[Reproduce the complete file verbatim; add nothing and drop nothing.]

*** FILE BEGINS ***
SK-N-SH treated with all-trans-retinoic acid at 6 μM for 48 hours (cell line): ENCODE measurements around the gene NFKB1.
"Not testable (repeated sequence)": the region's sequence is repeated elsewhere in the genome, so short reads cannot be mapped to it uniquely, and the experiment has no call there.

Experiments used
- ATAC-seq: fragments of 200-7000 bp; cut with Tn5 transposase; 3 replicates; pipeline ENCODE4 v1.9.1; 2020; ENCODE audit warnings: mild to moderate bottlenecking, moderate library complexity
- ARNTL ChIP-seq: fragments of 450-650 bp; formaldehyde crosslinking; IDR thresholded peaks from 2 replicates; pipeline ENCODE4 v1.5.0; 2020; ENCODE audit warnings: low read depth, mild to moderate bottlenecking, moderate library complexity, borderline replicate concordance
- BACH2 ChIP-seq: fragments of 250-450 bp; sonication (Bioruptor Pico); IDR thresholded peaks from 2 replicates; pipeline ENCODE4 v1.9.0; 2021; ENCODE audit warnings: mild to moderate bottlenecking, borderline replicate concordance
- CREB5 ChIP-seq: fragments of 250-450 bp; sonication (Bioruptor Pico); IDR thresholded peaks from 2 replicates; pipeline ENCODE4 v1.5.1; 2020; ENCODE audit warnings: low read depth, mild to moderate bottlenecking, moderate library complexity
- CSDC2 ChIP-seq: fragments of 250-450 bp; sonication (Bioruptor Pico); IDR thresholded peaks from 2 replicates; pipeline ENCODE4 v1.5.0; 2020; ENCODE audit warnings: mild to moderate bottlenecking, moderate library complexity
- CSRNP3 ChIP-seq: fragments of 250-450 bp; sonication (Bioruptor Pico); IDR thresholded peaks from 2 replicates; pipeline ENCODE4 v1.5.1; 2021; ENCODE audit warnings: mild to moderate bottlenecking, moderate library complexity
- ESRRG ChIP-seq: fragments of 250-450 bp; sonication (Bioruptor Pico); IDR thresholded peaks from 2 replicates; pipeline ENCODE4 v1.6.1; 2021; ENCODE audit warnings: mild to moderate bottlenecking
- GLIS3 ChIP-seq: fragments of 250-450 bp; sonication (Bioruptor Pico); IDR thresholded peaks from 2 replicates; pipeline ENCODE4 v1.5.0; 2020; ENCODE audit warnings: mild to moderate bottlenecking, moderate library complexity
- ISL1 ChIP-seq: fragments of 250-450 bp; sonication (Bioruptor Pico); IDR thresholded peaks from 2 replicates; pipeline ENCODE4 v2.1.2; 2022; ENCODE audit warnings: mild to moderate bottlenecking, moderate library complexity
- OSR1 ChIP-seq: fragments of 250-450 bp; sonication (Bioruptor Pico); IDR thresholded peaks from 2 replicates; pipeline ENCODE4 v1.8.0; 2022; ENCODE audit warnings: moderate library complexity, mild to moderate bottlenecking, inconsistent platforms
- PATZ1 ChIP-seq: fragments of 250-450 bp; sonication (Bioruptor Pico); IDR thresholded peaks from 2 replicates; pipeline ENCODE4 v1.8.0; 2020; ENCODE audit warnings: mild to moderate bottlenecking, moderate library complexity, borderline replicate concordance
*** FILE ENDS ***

SK-N-SH treated with all-trans-retinoic acid at 6 μM for 48 hours (cell line): ENCODE measurements around the gene NFKB1.
"Not testable (repeated sequence)": the region's sequence is repeated elsewhere in the genome, so short reads cannot be mapped to it uniquely, and the experiment has no call there.

Experiments used
- ATAC-seq: fragments of 200-7000 bp; cut with Tn5 transposase; 3 replicates; pipeline ENCODE4 v1.9.1; 2020; ENCODE audit warnings: mild to moderate bottlenecking, moderate library complexity
- ARNTL ChIP-seq: fragments of 450-650 bp; formaldehyde crosslinking; IDR thresholded peaks from 2 replicates; pipeline ENCODE4 v1.5.0; 2020; ENCODE audit warnings: low read depth, mild to moderate bottlenecking, moderate library complexity, borderline replicate concordance
- BACH2 ChIP-seq: fragments of 250-450 bp; sonication (Bioruptor Pico); IDR thresholded peaks from 2 replicates; pipeline ENCODE4 v1.9.0; 2021; ENCODE audit warnings: mild to moderate bottlenecking, borderline replicate concordance
- CREB5 ChIP-seq: fragments of 250-450 bp; sonication (Bioruptor Pico); IDR thresholded peaks from 2 replicates; pipeline ENCODE4 v1.5.1; 2020; ENCODE audit warnings: low read depth, mild to moderate bottlenecking, moderate library complexity
- CSDC2 ChIP-seq: fragments of 250-450 bp; sonication (Bioruptor Pico); IDR thresholded peaks from 2 replicates; pipeline ENCODE4 v1.5.0; 2020; ENCODE audit warnings: mild to moderate bottlenecking, moderate library complexity
- CSRNP3 ChIP-seq: fragments of 250-450 bp; sonication (Bioruptor Pico); IDR thresholded peaks from 2 replicates; pipeline ENCODE4 v1.5.1; 2021; ENCODE audit warnings: mild to moderate bottlenecking, moderate library complexity
- ESRRG ChIP-seq: fragments of 250-450 bp; sonication (Bioruptor Pico); IDR thresholded peaks from 2 replicates; pipeline ENCODE4 v1.6.1; 2021; ENCODE audit warnings: mild to moderate bottlenecking
- GLIS3 ChIP-seq: fragments of 250-450 bp; sonication (Bioruptor Pico); IDR thresholded peaks from 2 replicates; pipeline ENCODE4 v1.5.0; 2020; ENCODE audit warnings: mild to moderate bottlenecking, moderate library complexity
- ISL1 ChIP-seq: fragments of 250-450 bp; sonication (Bioruptor Pico); IDR thresholded peaks from 2 replicates; pipeline ENCODE4 v2.1.2; 2022; ENCODE audit warnings: mild to moderate bottlenecking, moderate library complexity
- OSR1 ChIP-seq: fragments of 250-450 bp; sonication (Bioruptor Pico); IDR thresholded peaks from 2 replicates; pipeline ENCODE4 v1.8.0; 2022; ENCODE audit warnings: moderate library complexity, mild to moderate bottlenecking, inconsistent platforms
- PATZ1 ChIP-seq: fragments of 250-450 bp; sonication (Bioruptor Pico); IDR thresholded peaks from 2 replicates; pipeline ENCODE4 v1.8.0; 2020; ENCODE audit warnings: mild to moderate bottlenecking, moderate library complexity, borderline replicate concordance